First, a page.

On Books and XML
Exegi monumentum aere perennius.
(Horatius(65 B.C.–8 B.C.), Carmina (Odes III); referring to his poems.)
Markup refers to the sequence of characters or other symbols that are inserted at certain places in a text or word processing file.
- Presentational Markup
- Embedding of codes in the text expressing font, size, color etc.
- Examples are MS Word and other word processing systems.
- Descriptive Markup
- The markup doesn't tell you what to do with a piece of text, it tells you what it is, describes it. Another term could be "labeling".
- Examples: XML (and its predecessor SGML).
- Descriptive markup was born in the world of publishing technology, and has many advantages for serious large-scale publishing.
Exegi monumentum aere perennius.
Markup can be used to say:
descriptive This is a quote, in Latin, from Horatius´ Carmina.
presentational Display this text in italics with Arial font.
The rationale for XML (1998)
Systems based on presentational markup...
- are inflexible;
- offers poor longevity;
- offers poor reusability,
- ...can merely be used to produce nice-looking publications.
Existing systems based on descriptive markup...
are too complicated and therefore costly to use (SGML)
The need to 'fix the web'...
The predominant use of an inflexible and messy presentational approach to information on the web had created an information body that in the long run was doomed to become equal to noise.
Who is responsible?
XML is a project of the World Wide Web Consortium (W3C), and the development of the specification is being supervised by their XML Working Group. A Special Interest Group of co-opted contributors and experts from various fields contributed comments and reviews by email.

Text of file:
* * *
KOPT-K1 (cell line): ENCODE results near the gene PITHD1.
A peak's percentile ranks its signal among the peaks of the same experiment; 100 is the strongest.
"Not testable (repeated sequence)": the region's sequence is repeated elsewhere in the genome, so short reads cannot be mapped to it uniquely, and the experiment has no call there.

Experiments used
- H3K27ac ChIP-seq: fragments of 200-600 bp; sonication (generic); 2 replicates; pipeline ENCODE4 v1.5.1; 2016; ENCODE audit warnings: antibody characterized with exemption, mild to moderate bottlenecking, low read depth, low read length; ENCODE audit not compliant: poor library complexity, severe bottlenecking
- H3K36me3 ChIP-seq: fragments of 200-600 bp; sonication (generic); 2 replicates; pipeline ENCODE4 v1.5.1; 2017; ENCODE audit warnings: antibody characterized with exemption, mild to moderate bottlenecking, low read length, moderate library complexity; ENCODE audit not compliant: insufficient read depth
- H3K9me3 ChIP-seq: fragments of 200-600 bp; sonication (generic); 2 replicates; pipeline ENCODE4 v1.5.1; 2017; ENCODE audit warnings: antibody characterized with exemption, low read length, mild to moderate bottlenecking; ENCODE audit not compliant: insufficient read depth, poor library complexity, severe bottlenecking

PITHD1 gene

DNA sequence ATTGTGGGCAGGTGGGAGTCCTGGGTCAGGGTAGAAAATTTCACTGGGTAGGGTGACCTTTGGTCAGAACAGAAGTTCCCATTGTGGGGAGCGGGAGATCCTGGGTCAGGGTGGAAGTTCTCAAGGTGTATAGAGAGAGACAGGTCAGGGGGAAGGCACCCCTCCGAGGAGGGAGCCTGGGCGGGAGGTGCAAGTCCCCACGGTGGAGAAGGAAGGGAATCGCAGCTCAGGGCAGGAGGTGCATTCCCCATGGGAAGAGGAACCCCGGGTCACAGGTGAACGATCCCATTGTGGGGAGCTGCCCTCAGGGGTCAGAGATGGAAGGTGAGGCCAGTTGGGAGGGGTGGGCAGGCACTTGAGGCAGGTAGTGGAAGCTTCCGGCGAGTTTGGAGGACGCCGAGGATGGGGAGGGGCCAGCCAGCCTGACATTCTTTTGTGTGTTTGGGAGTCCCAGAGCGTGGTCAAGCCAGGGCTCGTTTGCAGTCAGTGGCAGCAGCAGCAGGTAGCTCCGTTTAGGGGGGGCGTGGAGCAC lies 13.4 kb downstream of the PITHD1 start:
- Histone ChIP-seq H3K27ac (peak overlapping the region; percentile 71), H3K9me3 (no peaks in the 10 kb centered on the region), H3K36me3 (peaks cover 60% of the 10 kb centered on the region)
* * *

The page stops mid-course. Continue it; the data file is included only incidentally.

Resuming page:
XML is a public format: it is not a proprietary development of any company. The v1.0 specification was accepted by the W3C as Recommendation on Feb 10, 1998.
What XML is... and is not
XML is not much - this is its strength.
All XML does is provide a nice flexible internationalized way to label the elements of a data structure and ship them around with the labels attached.
XML is a metalanguage, from which new languages are created.
XML can be seen as a set of basic rules that describe requirements for the syntax of the new languages; often called "XML Grammars".
XML and self-awareness
Via the emphasis on descriptive markup, XML allows for elements of information/text to become self-aware, i.e. hold information on their own nature.
Information self-awareness has semantically structural and ontological aspects:
Who are you?
[structural semantic] I am a table cell in the second row, third column, of my parent table
[ontological semantic] I hold a maxim, from a given timespan in the classic age, in original and translated language versions.
XML and the Book
An XML book, based on the fact that it builds on descriptive markup rather than presentational, can be the basis for multiple output formats - a polymorph embryo.
In the context of a library serving people who are print disabled:
- Narrated talking books
- Synthesized talking books
- Various E-Text formats
... normally with a minimum of human intervention after the XML embryo book is complete.
In a general publishing context:
- parallell publishing
- effective reuse in reprint and edition scenarios
XML and the DAISY Talking Book
features that emulate properties of paper print reading
- Efficiency and Efficacy; Usability
- navigation; not sequential (back/forward) but based on semantics:
- go to to the next page
- go to page 23
- skip all the examples, they bore me